From discussions in our expert webinar series and our recent patient survey, we know that the potential vaccine for Covid-19 is a topic of much conversation among our patient community. After a discussion at our recent trustee meeting, we wanted to share our knowledge with you. 

Unfortunately, the headline  is - we don’t yet know when a vaccine will be developed, and we don’t know if it will be safe for aplastic anaemia patients. Collecting the data to determine the answer to this question is likely to take some time. 

Through the team at King's, we have been in discussions with both our European aplastic anaemia colleagues and with colleagues in the  USA (including Dr Neal Young at NIH). 

In general, clinicians in general will avoid giving vaccinations to AA patients who have not been transplanted,unless they are strongly recommended. There are two reasons for this. Firstly, there is a danger that a vaccine will stimulate the immune system and cause a relapse of AA. Secondly, there are doubts about how effective vaccines can be in patients who are receiving immunity suppressants, like ATG or cyclosporin.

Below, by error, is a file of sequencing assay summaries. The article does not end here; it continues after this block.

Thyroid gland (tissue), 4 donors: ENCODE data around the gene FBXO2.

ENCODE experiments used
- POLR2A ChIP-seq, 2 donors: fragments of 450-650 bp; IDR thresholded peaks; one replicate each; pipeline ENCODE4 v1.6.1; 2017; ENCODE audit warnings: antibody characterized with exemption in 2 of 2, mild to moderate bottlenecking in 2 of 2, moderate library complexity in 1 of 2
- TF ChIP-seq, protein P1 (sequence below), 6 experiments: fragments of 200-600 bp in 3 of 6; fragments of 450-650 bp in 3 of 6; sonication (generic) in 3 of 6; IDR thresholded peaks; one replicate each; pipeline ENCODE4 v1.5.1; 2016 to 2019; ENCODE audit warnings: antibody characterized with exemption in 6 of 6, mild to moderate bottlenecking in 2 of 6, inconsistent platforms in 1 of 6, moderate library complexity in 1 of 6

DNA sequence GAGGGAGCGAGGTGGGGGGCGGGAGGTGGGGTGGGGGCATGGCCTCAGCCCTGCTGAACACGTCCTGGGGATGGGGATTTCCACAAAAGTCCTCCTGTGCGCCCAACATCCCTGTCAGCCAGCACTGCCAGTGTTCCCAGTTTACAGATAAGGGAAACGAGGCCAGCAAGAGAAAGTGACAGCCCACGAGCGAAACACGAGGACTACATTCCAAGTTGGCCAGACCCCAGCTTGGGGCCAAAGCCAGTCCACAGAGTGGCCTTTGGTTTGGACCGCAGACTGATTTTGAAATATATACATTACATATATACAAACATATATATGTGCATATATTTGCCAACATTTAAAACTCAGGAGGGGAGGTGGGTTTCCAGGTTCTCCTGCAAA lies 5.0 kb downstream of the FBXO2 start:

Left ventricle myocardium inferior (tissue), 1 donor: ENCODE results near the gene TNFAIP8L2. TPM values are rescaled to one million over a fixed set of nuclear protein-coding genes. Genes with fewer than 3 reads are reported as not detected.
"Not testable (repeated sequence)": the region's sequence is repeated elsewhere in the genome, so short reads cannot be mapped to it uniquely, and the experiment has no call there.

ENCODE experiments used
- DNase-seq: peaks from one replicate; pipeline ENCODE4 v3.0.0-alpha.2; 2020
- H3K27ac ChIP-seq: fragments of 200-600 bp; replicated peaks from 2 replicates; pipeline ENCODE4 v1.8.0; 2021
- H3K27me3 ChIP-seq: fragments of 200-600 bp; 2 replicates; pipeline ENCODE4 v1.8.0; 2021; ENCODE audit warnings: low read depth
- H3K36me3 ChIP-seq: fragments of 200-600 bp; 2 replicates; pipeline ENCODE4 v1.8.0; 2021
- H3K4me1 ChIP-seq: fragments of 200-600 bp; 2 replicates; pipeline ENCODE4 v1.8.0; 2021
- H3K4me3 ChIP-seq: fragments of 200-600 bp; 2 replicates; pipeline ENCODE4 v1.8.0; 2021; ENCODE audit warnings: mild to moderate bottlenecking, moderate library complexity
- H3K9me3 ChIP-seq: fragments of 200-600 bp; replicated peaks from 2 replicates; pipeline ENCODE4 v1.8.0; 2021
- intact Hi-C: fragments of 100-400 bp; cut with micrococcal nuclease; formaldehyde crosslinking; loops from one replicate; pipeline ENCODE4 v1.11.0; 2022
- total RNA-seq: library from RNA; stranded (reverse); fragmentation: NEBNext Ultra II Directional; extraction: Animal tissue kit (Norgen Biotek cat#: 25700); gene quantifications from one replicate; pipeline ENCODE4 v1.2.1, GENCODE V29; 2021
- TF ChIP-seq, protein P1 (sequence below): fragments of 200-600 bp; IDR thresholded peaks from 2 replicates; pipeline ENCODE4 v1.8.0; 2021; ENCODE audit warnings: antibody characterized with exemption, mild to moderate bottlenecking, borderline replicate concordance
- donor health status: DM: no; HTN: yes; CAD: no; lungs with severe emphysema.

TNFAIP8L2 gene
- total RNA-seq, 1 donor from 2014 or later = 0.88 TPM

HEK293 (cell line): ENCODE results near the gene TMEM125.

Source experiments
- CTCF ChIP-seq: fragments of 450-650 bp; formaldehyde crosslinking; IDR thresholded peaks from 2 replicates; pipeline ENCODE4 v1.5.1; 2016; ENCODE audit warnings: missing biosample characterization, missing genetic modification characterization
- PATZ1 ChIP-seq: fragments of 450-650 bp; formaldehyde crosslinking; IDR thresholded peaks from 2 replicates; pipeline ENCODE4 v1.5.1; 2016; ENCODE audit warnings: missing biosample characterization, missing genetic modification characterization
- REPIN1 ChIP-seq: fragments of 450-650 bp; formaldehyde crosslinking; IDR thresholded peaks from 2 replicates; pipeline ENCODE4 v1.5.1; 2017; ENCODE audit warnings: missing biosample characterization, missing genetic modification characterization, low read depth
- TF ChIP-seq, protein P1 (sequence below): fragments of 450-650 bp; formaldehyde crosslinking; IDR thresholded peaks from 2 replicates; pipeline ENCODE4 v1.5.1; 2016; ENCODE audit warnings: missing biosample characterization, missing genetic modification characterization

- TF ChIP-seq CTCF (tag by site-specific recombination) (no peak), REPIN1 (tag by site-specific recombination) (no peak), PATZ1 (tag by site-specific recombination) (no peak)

For a future Covid-19 vaccine, we will need to know more about the specifics of the manufactured vaccination - and clinicians will have to take into account individual patient factors. 

Discussions about a future vaccine are ongoing globally. The AAT will keep you informed about this, and share information when we have it.

Covid-19 vaccine for children with AA

The recommendations may look a little different for children with AA. At our live webinar on 20 August, The AAT asked consultant paediatric haematologist  Dr Sujith Samarasinghe about the potential for a Covid-19 vaccine and whether he expected to be recommending this for the children at Great Ormond Street Hospital. Here's what he told us:

You can watch all Dr Samarasinghe's answers from this event here